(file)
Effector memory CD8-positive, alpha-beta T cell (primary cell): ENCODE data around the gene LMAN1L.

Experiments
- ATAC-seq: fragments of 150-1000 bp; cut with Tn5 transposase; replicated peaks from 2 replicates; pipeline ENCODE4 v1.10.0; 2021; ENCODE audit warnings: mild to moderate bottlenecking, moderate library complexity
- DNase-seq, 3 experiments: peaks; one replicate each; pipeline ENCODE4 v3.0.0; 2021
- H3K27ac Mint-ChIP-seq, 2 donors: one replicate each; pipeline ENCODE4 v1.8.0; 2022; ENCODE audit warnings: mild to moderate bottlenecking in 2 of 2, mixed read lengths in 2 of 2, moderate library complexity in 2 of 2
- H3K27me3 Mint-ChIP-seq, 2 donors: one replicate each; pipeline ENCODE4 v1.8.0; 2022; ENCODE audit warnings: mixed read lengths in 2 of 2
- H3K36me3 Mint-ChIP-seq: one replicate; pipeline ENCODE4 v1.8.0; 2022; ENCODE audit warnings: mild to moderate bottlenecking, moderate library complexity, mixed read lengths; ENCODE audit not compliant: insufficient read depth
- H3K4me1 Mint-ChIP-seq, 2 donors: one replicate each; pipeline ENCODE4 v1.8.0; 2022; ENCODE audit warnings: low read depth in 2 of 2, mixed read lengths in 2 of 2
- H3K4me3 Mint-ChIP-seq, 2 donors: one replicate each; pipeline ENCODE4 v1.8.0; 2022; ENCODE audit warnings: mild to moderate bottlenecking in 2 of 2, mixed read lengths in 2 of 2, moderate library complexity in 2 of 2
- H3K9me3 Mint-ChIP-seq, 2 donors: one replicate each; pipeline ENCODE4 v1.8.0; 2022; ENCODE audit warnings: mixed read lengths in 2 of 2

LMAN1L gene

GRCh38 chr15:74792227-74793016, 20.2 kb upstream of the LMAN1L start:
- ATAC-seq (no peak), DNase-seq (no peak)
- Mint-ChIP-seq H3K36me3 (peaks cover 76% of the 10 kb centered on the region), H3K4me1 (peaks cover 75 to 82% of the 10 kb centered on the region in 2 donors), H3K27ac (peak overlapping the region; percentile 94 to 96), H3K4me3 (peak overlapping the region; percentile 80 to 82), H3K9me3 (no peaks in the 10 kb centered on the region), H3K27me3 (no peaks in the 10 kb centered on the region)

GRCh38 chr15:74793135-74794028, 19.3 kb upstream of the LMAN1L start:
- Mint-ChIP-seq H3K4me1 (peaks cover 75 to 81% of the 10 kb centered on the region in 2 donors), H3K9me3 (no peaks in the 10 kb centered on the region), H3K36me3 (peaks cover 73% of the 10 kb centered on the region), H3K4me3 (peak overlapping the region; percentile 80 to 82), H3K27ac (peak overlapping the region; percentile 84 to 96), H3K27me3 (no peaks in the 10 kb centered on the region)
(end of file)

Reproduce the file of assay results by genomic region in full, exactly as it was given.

Effector memory CD8-positive, alpha-beta T cell (primary cell): ENCODE data around the gene LMAN1L.

Experiments
- ATAC-seq: fragments of 150-1000 bp; cut with Tn5 transposase; replicated peaks from 2 replicates; pipeline ENCODE4 v1.10.0; 2021; ENCODE audit warnings: mild to moderate bottlenecking, moderate library complexity
- DNase-seq, 3 experiments: peaks; one replicate each; pipeline ENCODE4 v3.0.0; 2021
- H3K27ac Mint-ChIP-seq, 2 donors: one replicate each; pipeline ENCODE4 v1.8.0; 2022; ENCODE audit warnings: mild to moderate bottlenecking in 2 of 2, mixed read lengths in 2 of 2, moderate library complexity in 2 of 2
- H3K27me3 Mint-ChIP-seq, 2 donors: one replicate each; pipeline ENCODE4 v1.8.0; 2022; ENCODE audit warnings: mixed read lengths in 2 of 2
- H3K36me3 Mint-ChIP-seq: one replicate; pipeline ENCODE4 v1.8.0; 2022; ENCODE audit warnings: mild to moderate bottlenecking, moderate library complexity, mixed read lengths; ENCODE audit not compliant: insufficient read depth
- H3K4me1 Mint-ChIP-seq, 2 donors: one replicate each; pipeline ENCODE4 v1.8.0; 2022; ENCODE audit warnings: low read depth in 2 of 2, mixed read lengths in 2 of 2
- H3K4me3 Mint-ChIP-seq, 2 donors: one replicate each; pipeline ENCODE4 v1.8.0; 2022; ENCODE audit warnings: mild to moderate bottlenecking in 2 of 2, mixed read lengths in 2 of 2, moderate library complexity in 2 of 2
- H3K9me3 Mint-ChIP-seq, 2 donors: one replicate each; pipeline ENCODE4 v1.8.0; 2022; ENCODE audit warnings: mixed read lengths in 2 of 2

LMAN1L gene

GRCh38 chr15:74792227-74793016, 20.2 kb upstream of the LMAN1L start:
- ATAC-seq (no peak), DNase-seq (no peak)
- Mint-ChIP-seq H3K36me3 (peaks cover 76% of the 10 kb centered on the region), H3K4me1 (peaks cover 75 to 82% of the 10 kb centered on the region in 2 donors), H3K27ac (peak overlapping the region; percentile 94 to 96), H3K4me3 (peak overlapping the region; percentile 80 to 82), H3K9me3 (no peaks in the 10 kb centered on the region), H3K27me3 (no peaks in the 10 kb centered on the region)

GRCh38 chr15:74793135-74794028, 19.3 kb upstream of the LMAN1L start:
- Mint-ChIP-seq H3K4me1 (peaks cover 75 to 81% of the 10 kb centered on the region in 2 donors), H3K9me3 (no peaks in the 10 kb centered on the region), H3K36me3 (peaks cover 73% of the 10 kb centered on the region), H3K4me3 (peak overlapping the region; percentile 80 to 82), H3K27ac (peak overlapping the region; percentile 84 to 96), H3K27me3 (no peaks in the 10 kb centered on the region)